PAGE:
Veto of a Bill Relating to Veterans' Pensions.
To the House of Representatives:
I am returning without approval H.R. 9575, entitled "An act granting pensions and increase of pensions to certain soldiers and sailors of the Regular Army and Navy, and so forth, and to certain soldiers and sailors of wars other than the Civil War and to widows of such soldiers and sailors."
The bill contains a total of 367 items establishing special pensions and increased allowances to persons who have not been able to comply with the general laws. The bill contains many meritorious cases and a just recognition of their equities which can not be reached under these laws. I regret exceedingly, however, that I must withhold approval of the bill because of the number of cases which I do not deem worthy of public bounty. Most of these undeserving cases have been previously rejected by the Pension Bureau as having no sound basis upon which to construe any obligation in equity for the granting of special benefits.
As I do not wish to reflect upon any individual, I cite some instances in the bill without mentioning names, the facts as to which have been furnished to me by the Government agencies. And I may state that these are only examples and do not include the whole of the list which I believe would be excluded if the matter were reconsidered by the Congress. Such instances comprise--
A proposed pension for a man who was court-marshaled for drunkenness and conduct prejudicial to good order, sentenced to six months' confinement, and whose conduct during confinement was so bad that he was finally discharged without honor for the good of the service.
A proposed pension to a man who was discharged without honor because of chronic alcoholism.
A proposed pension to a widow whose claim was filed five years after the death of the veteran, and upon call having been made for evidence of legal widowhood, claimant abandoned her claim for a period of 25 years. A recent investigation indicates claimant was never the legal wife of the soldier.
A proposed pension to a man guilty of desertion and dishonorably discharged.
A proposed pension to a man shown to have been a deserter, to have been punished by confinement, and discharged without honor.
A proposed pension to a man for self-inflicted injuries incurred in attempted suicide.
A proposed pension to a man who was tried for desertion, convicted of absence without leave, and honorably discharged, having been found to have been mentally deficient, a condition that antedated his enlistment. There was no disability relating to service on which Federal pension should be granted.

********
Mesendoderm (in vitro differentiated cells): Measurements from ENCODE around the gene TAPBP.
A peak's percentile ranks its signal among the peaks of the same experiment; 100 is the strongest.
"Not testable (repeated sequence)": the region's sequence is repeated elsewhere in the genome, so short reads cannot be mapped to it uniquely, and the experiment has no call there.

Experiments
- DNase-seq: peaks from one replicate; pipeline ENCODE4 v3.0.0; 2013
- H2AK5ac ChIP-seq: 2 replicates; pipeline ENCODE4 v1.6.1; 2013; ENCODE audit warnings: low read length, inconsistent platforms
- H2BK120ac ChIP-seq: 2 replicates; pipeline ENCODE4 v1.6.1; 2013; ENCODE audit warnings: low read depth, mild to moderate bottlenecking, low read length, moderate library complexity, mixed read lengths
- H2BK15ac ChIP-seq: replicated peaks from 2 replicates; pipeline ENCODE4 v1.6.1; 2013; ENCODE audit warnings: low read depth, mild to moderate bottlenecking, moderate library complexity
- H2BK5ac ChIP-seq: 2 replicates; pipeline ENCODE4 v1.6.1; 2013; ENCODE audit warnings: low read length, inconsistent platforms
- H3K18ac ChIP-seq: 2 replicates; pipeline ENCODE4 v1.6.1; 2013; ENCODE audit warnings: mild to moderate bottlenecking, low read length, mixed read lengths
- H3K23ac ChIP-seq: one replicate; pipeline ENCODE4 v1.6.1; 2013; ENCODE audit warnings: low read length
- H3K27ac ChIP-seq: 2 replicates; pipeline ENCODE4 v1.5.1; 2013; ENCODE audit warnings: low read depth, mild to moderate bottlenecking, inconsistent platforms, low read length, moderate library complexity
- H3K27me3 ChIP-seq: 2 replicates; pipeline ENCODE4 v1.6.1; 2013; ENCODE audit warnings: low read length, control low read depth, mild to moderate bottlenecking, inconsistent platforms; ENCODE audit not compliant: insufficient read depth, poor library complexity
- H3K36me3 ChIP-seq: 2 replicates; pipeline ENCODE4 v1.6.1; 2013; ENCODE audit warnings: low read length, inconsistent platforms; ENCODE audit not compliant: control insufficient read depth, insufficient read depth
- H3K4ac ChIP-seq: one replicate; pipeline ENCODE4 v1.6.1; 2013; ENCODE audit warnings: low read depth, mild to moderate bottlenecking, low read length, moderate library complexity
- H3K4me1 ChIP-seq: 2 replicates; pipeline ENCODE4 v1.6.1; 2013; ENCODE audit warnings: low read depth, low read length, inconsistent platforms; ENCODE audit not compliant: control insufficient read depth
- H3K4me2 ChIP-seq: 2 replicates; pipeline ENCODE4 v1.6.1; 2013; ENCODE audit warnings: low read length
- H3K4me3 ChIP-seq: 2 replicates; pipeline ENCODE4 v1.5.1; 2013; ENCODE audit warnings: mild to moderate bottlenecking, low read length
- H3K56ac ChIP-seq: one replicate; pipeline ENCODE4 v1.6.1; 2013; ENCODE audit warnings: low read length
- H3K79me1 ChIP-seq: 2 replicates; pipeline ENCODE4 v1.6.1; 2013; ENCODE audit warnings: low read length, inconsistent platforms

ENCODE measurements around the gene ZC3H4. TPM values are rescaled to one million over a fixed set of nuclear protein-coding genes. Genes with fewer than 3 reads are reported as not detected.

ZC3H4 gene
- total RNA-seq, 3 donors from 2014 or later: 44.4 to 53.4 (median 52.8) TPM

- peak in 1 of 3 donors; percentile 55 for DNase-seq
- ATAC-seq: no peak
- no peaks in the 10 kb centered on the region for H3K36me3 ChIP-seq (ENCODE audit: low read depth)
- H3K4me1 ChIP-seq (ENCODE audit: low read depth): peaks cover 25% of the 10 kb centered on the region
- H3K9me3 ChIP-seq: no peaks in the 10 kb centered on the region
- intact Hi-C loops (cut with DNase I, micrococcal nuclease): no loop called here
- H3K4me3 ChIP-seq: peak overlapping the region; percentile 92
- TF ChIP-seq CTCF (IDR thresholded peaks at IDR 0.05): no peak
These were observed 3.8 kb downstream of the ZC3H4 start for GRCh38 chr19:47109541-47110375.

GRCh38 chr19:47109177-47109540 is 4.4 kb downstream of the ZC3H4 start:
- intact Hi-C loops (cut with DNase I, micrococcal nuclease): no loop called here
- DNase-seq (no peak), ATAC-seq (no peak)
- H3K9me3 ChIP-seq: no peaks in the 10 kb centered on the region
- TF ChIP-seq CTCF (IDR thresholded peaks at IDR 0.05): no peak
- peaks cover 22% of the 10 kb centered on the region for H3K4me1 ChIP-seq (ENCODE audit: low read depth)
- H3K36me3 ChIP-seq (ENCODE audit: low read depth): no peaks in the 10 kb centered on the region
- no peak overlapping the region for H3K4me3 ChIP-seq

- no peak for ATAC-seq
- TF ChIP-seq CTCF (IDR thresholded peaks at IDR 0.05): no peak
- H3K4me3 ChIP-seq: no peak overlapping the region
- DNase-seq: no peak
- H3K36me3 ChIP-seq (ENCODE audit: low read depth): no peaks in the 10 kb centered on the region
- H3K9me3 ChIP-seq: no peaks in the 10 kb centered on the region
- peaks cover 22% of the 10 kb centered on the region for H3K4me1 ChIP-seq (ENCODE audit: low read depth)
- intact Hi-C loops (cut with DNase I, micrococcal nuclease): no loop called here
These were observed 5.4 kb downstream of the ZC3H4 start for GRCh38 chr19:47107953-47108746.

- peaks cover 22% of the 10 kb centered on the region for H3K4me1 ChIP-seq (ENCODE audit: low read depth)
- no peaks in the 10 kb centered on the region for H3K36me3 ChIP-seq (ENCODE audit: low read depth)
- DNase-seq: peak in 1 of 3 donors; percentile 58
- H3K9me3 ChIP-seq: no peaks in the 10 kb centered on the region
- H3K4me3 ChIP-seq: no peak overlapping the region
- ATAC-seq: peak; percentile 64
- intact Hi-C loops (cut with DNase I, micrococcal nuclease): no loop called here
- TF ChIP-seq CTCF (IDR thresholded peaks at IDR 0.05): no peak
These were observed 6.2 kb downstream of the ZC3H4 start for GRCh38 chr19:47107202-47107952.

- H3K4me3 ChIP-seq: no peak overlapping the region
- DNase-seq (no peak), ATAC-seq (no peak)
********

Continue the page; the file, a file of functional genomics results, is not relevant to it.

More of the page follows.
A proposed pension to a would-be suicide, no disability relating to service on which Federal pension should be granted being indicated.
A proposed pension for a widow whose husband gave eight days' service, with no disability relating to the service.
A proposed pension to a man who still suffers from a wound in the throat self-inflicted with a razor, with no disability relating to the service.
A proposed pension for loss of a leg as the result of being struck by the fender of a street car while claimant was lying on the track in a completely intoxicated condition.
A proposed pension to a widow whose husband had only nine days service in a State militia, for which reimbursement was made by the United States; no disability relating to service being found.
A proposed pension to a man who spent most of his service in the hospital, and was discharged without honor because of diseases not contracted in line of duty; was shown to have been guilty of malingering by taking soap pills to aid him in appearing anemic, and was recorded to have remarked that he knew how to play it and proposed doing it as long as he could. His physical condition was not the result of service.
A proposed pension to a man discharged without honor because of diseases not contracted in the service in line of duty. His condition not being one upon which Federal benefits should be based.
I could add other instances, but it seems to me that even this number which appear neither to have law nor equity to justify them, warrants a revision of the bill, and that a larger dependence should be placed upon reports which are easily obtainable from the Pension Service.
The White House,
April 27, 1932.
Note: The House of Representatives referred the bill to the Committee on Pensions on May 3, 1932.
Herbert Hoover, Veto of a Bill Relating to Veterans' Pensions. Online by Gerhard Peters and John T. Woolley, The American Presidency Project https://www.presidency.ucsb.edu/node/207733